________________ CM . . . . Volume XX Number 33 . . . . April 25, 2014


The Best of Adrian Raeside: A Treasury of BC Cartoons.

Adrian Raeside.
Madeira Park, BC: Harbour Publishing, 2014.
192 pp., trade pbk. & ebook, $12.95 (pbk.).
ISBN 978-1-55017-631-5 (pbk.), ISBN 978-1-55017-633-9 (ebook).

Subject Headings:
Canadian wit and humor-Pictorial.
British Columbia-Politics and government-Caricatures and cartoons.

Grades 9 and up / Ages 14 and up.

Review by Rob Bittner.

*** /4



Among all the provinces, British Columbia is decidedly unique.... [We're] suspicious of anything that comes from beyond the Rocky Mountains - specifically, anyone from Ottawa... or Alberta oil. The mountains also act as a cultural barrier, allowing us the freedom to get on with our gay weddings on skis, pot smoke-ins and group tree-hugs - assuming those events aren't disrupted by a mudslide, flood, forest fire or massive earthquake.

Over the last thirty-five years I've drawn roughly seven thousand cartoons on BC-specific topics - everything from aging ferries to Zalm - but could fit only about two hundred and thirty of them into this book. If I missed the cartoon on your favourite scandal from the past, I apologize. If, however, I have included a cartoon exposing a scandal that you were responsible for, please accept my sincere thanks for keeping me gainfully employed.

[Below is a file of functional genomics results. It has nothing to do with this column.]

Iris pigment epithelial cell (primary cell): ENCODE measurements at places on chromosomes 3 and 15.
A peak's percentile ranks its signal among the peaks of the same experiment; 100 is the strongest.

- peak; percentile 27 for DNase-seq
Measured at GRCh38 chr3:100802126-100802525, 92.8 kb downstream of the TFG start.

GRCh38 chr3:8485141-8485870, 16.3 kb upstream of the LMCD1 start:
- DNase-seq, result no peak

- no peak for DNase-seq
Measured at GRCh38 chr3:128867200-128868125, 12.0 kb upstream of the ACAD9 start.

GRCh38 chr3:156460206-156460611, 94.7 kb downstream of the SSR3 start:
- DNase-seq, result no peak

Comics make many heavy topics decidedly easier to digest and can simplify complex situations. Adrian Raeside has been using a mixture of humour, razor-sharp wit, and caricature to explore British Columbian politics for years, and The Best of Adrian Raeside brings together some of the best and most scathing glances at BC scandals over the last 35 years. The anthology is broken down into numerous themed sections, including (but not limited to) the environment, premiers, health care, the HST, the Island, and the 2010 Olympics. He pulls no punches when it comes to critiquing the bizarre and often contradictory actions of those in government. Many of the comics are accompanied by commentary of some sort-some get a full paragraph-long treatment, and others get a simple sarcastic statement.

internal art      Raeside's targeted comic strips go beyond the government and politicians - "BC has been blessed with a long line of colourful characters in the Office of the Premier. We've had drunks, theme park owners, high school dropouts, trailer park managers and union organizers" - often aiming at British Columbians in general: "We have no clue how to drive in snow-and we're proud of it. We'll happily queue for twenty minutes to get a chai latte but won't spend twenty seconds learning what a Single Transferable Vote is - and we're proud of it." Taking aim at BC drivers in the winter months, gang violence, housing prices, and BC Ferries, this collection covers a lot of troubling yet hilarious ground.

      In terms of appeal, The Best of Adrian Raeside will find reasonably wide appeal, though the youth audience may take some convincing. The anthology should find a suitable home in social studies classrooms, and in school libraries, for access by politically-savvy young people. Raeside makes readers think, cry out of sheer political/social frustration, and laugh out loud in delight at the expense of so many of our bumbling provincial leaders.


Rob Bittner recently graduated from the MA in Children's Literature program at The University of British Columbia and is now a PhD student in Gender, Sexuality, and Women's Studies at Simon Fraser University in Burnaby, BC.

To comment on this title or this review, send mail to cm@umanitoba.ca.

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